And this continues to be true today. It’s not that I don’t have people with whom I am close, or that I can’t find someone with whom to talk about any subject of my choosing. But the comprehensiveness is not there, and the regularity is not there. You might, for example, know all about my recent thoughts about writing but since we’ve never talked about the past, you have no idea where I’ve come from. Maybe we’ll communicate several times this week, and maybe we won’t communicate much at all. Who can tell? This is often the nature of friendship, and it’s not a bad thing. It’s just…not the same.

So yes, I miss the easy intimacy of not having to fill someone in on the details of events that happened two weeks ago, or two months ago, or two years ago. I miss no longer having to navigate through so many vast expanses of unknowns when relating to another person. I miss the kind of comfort and honesty that only comes with familiarity and trust. I miss knowing someone so well, and I miss being so well known.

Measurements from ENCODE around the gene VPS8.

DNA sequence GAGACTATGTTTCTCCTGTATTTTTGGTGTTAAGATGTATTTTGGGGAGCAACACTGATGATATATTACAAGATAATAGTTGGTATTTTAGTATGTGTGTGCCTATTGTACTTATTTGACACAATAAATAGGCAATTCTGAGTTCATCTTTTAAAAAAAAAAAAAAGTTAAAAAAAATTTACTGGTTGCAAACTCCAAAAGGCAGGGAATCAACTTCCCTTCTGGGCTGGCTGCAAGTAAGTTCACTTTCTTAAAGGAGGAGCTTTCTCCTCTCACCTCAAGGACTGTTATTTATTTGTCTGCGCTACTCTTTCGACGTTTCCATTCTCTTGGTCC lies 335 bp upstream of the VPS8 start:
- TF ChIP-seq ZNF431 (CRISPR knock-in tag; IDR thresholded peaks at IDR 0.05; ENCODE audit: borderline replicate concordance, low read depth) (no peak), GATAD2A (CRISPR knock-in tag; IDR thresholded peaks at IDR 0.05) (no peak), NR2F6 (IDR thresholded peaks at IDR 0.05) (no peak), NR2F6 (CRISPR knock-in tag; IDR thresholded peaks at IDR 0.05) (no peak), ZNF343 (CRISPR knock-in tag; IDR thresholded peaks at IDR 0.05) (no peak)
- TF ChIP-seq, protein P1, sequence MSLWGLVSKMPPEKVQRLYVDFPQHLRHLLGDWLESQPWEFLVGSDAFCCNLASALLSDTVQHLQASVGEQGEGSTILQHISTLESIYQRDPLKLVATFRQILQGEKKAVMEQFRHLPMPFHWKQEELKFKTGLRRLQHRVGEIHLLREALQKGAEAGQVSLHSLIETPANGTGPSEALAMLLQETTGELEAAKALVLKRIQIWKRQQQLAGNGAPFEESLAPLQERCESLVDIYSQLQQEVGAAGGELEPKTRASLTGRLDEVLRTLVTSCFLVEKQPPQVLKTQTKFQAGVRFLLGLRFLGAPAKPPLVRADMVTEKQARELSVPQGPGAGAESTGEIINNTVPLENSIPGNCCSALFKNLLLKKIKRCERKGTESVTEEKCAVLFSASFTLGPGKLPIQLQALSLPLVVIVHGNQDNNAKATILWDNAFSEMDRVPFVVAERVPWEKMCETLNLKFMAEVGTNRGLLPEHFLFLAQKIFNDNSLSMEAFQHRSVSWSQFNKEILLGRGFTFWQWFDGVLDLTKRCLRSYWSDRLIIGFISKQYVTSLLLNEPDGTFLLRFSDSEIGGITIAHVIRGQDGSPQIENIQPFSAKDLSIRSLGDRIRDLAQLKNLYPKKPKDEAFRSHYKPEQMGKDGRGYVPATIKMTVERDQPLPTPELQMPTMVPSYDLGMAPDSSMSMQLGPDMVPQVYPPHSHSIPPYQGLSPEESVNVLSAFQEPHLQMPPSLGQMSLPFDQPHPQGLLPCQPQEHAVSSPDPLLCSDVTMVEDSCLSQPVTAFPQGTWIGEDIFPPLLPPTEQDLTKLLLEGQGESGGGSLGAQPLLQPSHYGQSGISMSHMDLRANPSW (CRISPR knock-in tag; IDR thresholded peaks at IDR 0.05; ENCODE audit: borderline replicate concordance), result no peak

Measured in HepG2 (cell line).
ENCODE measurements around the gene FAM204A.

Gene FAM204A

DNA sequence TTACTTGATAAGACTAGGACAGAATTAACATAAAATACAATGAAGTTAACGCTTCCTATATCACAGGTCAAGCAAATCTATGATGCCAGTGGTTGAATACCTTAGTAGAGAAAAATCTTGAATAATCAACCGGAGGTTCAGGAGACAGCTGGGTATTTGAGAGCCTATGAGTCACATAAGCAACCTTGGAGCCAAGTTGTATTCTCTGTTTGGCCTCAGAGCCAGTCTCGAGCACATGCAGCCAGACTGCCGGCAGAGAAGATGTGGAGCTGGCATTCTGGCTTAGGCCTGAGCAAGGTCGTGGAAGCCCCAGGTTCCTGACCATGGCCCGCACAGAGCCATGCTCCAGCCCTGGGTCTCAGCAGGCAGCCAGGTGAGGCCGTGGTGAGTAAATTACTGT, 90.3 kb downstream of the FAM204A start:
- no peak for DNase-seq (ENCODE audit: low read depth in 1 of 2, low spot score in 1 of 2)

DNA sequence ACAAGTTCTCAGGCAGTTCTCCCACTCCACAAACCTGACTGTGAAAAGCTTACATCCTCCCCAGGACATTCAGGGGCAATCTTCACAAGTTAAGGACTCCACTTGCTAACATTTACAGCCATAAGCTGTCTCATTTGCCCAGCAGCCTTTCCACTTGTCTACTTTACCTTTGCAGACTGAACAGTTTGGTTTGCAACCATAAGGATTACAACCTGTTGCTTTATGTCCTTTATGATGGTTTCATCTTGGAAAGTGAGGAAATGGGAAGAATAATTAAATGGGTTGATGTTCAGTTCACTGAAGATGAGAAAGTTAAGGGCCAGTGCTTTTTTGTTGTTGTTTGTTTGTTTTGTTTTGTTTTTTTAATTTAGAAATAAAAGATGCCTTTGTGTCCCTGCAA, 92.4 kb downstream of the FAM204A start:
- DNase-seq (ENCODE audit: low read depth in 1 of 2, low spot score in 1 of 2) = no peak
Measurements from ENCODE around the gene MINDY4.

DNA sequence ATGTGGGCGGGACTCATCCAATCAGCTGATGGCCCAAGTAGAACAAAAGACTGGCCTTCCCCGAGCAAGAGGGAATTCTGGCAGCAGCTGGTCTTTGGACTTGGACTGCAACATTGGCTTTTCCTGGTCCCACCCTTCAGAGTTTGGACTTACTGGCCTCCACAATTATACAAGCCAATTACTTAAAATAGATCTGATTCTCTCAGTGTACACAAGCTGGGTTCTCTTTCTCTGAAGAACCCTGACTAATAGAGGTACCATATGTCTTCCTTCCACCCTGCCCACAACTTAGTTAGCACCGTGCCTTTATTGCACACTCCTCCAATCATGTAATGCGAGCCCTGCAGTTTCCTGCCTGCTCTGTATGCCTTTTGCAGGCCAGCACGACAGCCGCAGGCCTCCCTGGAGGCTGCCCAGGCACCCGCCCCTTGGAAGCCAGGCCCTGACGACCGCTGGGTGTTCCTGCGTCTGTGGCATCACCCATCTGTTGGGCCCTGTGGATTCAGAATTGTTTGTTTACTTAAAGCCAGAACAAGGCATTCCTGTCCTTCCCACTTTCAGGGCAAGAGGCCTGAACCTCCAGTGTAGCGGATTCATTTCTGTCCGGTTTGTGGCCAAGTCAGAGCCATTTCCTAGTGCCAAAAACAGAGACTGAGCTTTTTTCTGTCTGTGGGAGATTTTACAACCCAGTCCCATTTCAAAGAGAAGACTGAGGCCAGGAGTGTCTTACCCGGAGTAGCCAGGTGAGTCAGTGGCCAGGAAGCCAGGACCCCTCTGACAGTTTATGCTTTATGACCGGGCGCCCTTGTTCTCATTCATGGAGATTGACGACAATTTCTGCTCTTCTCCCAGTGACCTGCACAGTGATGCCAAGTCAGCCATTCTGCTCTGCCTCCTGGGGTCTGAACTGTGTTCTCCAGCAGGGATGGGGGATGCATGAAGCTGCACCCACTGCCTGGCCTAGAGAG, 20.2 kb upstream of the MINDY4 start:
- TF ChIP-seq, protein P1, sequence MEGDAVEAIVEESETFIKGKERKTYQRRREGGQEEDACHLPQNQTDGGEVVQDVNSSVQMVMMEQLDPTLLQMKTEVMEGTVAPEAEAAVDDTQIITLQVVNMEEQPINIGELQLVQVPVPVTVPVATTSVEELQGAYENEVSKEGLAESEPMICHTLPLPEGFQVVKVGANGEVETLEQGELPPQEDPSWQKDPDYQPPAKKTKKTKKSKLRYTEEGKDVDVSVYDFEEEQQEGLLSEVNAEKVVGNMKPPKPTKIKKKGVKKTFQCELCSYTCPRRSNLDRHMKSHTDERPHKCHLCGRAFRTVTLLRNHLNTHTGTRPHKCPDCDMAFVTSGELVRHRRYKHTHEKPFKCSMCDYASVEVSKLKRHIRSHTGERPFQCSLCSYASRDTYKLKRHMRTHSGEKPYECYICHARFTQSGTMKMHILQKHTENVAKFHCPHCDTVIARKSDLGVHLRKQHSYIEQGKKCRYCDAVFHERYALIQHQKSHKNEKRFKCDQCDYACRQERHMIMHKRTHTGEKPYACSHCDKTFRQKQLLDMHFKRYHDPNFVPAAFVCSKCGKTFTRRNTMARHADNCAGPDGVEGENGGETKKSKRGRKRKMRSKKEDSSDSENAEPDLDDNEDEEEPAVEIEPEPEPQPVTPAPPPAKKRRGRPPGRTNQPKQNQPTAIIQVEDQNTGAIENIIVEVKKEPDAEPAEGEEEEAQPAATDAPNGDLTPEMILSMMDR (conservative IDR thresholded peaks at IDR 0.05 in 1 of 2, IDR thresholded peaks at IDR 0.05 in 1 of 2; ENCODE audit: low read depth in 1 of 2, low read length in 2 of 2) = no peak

This also further elucidates why I think asking questions is so important. How else can you move toward this kind of understanding? A friend of mine told me she was speaking to a potential date on the phone soon after she’d read this post, and when he didn’t ask her any questions, her desire to meet him plummeted. After awhile it’s hard not to notice this kind of thing because the relationship that results from it is inherently somewhat static. Intimacy doesn’t spontaneously arise from a date every Saturday night, or even from a physical relationship. It must be built, with care and interest and over time. And not everyone is interested in building it.

There are nights when I feel lonely. It’s always nighttime, usually late. The apartment is quiet and mostly dark. Nala is sprawled out in deep sleep on her maroon pillow in the music room. Sometimes this is peaceful and relaxing, but other times, I feel a little sad. I want to talk about what happened today. I want to curl up and watch TNG with someone. I want to share a smile that means, “Look, here we are together, and isn’t that wonderful?”

Late at night....

Late at night….

But happiness, they say, comes from within. And so I remind myself, even though I don’t have everything I want (and who does?), my life is pretty damned good. And that is enough.